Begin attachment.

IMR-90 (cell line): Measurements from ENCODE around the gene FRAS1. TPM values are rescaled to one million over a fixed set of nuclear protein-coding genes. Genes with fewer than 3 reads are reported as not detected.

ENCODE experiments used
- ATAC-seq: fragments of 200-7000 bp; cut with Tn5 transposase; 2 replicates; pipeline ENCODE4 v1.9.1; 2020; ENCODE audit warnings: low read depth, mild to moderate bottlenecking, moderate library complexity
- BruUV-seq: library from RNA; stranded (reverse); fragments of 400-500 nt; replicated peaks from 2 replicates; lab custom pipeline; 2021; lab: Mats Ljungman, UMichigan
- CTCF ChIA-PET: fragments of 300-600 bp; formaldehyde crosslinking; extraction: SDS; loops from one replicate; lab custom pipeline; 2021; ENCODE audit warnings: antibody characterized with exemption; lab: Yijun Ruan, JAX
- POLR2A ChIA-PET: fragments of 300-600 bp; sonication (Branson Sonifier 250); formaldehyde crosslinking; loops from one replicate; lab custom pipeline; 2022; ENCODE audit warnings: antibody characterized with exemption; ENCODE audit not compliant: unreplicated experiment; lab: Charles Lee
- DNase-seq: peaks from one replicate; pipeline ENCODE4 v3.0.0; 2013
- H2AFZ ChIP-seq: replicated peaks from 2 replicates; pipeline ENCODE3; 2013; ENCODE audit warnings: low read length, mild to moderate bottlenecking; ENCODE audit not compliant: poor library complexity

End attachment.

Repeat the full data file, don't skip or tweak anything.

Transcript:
IMR-90 (cell line): Measurements from ENCODE around the gene FRAS1. TPM values are rescaled to one million over a fixed set of nuclear protein-coding genes. Genes with fewer than 3 reads are reported as not detected.

ENCODE experiments used
- ATAC-seq: fragments of 200-7000 bp; cut with Tn5 transposase; 2 replicates; pipeline ENCODE4 v1.9.1; 2020; ENCODE audit warnings: low read depth, mild to moderate bottlenecking, moderate library complexity
- BruUV-seq: library from RNA; stranded (reverse); fragments of 400-500 nt; replicated peaks from 2 replicates; lab custom pipeline; 2021; lab: Mats Ljungman, UMichigan
- CTCF ChIA-PET: fragments of 300-600 bp; formaldehyde crosslinking; extraction: SDS; loops from one replicate; lab custom pipeline; 2021; ENCODE audit warnings: antibody characterized with exemption; lab: Yijun Ruan, JAX
- POLR2A ChIA-PET: fragments of 300-600 bp; sonication (Branson Sonifier 250); formaldehyde crosslinking; loops from one replicate; lab custom pipeline; 2022; ENCODE audit warnings: antibody characterized with exemption; ENCODE audit not compliant: unreplicated experiment; lab: Charles Lee
- DNase-seq: peaks from one replicate; pipeline ENCODE4 v3.0.0; 2013
- H2AFZ ChIP-seq: replicated peaks from 2 replicates; pipeline ENCODE3; 2013; ENCODE audit warnings: low read length, mild to moderate bottlenecking; ENCODE audit not compliant: poor library complexity